3. Child Custody and Visitation Rights: Disagreements on child-related matters can prolong the process.
4. Issues during the Pendency of the Case: Issues that need to be resolved while the divorce proceeding is pending, also known as pendente lite issues, can expand the timeline for a divorce to be concluded. The most common issues of this type are temporary child support and temporary spousal support.
6. Availability of the Court: Court calendars can be packed, causing further delays.
7. Willingness to Cooperate: Spouses willing to negotiate or mediate may experience a swifter process.
Steps in the Divorce Process
Understanding the general stages of a divorce proceeding can give you a clearer picture of the timeline:
1. Filing of the Divorce Complaint: Initiates the legal divorce process.
2. Service of Process: The non-filing spouse is formally notified of the divorce proceeding.
3. Response from the Other Party: The non-filing spouse typically files their Answer to the initial divorce petition, and their counter-petition for divorce, if necessary. They can either agree, disagree, or not respond, which impacts the next steps.
4. Discovery Phase: Both sides exchange relevant information, including financial records. The amount of discovery that is necessary varies substantially from case to case. Other than the trial, the discovery phase is often the most labor intensive portion of a divorce proceeding, though this depends entirely upon the amount of discovery necessary in a particular case.
5. Negotiations and Mediation: Parties in a divorce can always reach a settlement on their own or between their attorneys. Typically, however, a mediator is required to help resolve disagreements. Ideal mediators in a divorce case are practicing divorce attorneys that can offer the parties a neutral perspective on their cases. If successful, it can significantly reduce the timeline.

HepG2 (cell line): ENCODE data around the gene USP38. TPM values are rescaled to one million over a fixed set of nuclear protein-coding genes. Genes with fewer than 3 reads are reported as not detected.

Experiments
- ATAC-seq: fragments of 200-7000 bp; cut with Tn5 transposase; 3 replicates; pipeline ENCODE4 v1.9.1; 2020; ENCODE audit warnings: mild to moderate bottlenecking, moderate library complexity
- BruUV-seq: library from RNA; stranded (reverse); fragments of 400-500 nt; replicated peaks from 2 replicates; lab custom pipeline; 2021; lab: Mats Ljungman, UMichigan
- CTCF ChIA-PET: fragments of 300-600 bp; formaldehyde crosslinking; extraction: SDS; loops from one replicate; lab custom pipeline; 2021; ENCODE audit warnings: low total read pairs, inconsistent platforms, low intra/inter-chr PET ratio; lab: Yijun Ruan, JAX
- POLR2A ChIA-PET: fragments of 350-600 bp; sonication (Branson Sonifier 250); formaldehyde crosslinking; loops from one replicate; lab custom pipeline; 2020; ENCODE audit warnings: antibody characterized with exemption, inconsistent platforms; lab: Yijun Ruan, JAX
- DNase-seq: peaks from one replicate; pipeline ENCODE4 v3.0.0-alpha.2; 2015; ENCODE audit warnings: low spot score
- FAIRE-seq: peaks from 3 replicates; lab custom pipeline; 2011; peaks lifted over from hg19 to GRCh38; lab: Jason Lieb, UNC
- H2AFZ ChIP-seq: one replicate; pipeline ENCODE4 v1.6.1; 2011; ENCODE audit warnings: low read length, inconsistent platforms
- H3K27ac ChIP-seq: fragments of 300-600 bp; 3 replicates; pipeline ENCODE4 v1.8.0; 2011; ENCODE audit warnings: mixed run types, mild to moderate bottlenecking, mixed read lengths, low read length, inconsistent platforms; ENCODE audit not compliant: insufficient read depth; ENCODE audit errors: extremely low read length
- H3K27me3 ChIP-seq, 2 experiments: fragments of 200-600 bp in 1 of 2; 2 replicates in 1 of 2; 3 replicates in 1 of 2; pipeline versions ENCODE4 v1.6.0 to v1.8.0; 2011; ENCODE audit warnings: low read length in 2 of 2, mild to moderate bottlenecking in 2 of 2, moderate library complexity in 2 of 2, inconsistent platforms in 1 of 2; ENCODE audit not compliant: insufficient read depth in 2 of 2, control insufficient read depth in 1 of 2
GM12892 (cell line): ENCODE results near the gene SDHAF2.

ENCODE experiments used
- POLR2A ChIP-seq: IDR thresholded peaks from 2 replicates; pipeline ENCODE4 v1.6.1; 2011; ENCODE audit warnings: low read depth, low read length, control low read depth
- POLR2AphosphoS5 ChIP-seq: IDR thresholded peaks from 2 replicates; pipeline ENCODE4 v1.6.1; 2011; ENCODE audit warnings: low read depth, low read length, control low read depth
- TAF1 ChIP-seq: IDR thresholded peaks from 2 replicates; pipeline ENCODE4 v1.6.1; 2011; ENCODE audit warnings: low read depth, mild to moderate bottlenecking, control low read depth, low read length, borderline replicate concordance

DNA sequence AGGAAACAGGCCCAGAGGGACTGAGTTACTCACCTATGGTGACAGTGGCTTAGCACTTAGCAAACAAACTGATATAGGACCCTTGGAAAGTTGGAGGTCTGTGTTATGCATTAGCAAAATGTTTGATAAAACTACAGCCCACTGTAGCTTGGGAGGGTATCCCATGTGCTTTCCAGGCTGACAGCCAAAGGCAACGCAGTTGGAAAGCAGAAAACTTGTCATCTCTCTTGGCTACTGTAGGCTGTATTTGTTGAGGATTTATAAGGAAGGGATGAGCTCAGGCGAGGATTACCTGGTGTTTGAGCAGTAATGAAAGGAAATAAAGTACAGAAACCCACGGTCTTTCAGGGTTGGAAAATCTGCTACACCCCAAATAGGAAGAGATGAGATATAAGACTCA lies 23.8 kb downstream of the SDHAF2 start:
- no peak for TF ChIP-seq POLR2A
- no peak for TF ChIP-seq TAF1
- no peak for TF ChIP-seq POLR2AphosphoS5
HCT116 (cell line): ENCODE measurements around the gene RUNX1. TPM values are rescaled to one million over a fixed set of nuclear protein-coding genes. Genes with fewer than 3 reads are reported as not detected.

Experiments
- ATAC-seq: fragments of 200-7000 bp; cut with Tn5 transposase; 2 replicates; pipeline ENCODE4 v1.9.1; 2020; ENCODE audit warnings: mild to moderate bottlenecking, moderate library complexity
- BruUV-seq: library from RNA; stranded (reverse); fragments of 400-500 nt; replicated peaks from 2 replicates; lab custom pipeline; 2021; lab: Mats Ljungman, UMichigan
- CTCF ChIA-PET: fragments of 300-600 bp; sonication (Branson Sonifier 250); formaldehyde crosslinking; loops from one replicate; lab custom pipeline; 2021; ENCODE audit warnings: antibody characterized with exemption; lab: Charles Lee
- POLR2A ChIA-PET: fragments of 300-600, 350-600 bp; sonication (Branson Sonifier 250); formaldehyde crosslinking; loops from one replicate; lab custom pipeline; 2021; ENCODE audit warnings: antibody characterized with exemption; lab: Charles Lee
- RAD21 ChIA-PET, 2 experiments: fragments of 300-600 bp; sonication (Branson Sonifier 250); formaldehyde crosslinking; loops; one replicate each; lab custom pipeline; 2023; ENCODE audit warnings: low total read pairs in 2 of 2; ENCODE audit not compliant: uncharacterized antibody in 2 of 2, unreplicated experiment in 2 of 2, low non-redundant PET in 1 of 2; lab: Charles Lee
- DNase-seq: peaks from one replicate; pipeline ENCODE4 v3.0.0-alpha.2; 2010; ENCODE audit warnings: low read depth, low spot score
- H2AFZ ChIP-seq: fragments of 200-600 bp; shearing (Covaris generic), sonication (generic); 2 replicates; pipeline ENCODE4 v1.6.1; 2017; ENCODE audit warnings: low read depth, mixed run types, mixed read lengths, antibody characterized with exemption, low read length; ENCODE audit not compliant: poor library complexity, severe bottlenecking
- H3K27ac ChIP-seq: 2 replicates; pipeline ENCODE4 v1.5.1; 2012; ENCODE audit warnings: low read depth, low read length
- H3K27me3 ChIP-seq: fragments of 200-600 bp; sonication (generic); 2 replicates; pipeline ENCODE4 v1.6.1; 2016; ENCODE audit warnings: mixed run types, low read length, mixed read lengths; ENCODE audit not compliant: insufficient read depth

6. Trial: If mediation doesn't resolve all issues, the case moves to trial before the Court.
7. Issuance of the Final Divorce Decree: This official document marks the end of the marriage.
8. 30 Days to be Finalized: A final order is appealable for 30 days after entry.
Not every divorce case will have the above steps, nor will every divorce case follow the above steps in that particular order. For more examples at the potential variations of a divorce case in Tennessee, visit our page on the Trajectory of a Divorce in Tennessee.
Legal Aid and Counseling During Divorce
Legalities aside, divorce can be emotionally draining. Therefore:
- Seek Legal Advice: Ensure your rights and interests are protected. Professionals, such as those at Lee Jackson Law, can provide expert guidance.
- Embrace Counseling: Emotional support is invaluable. Consider seeking a counselor or therapist specializing in divorce if you find the prospect or process of divorce to be overbearing.
Divorce in Tennessee, as anywhere, is a complicated and highly subjective process. While every divorce proceeding has definitive steps, the circumstances of each individual case can greatly influence the time it takes to finalize a divorce. The light at the end of the tunnel can become obscured if you don’t know how to look for it. Equipping yourself with knowledge and securing professional assistance is paramount. Remember, at Lee Jackson Law, we're committed to guiding you every step of the way.
*Note: Always consult with an attorney about your specific situation. The content provided here is for informational purposes, does not constitute legal advice, and is not meant for use in any legal document, legal proceeding, or court room. The information contained herein may not be applicable to all scenarios.*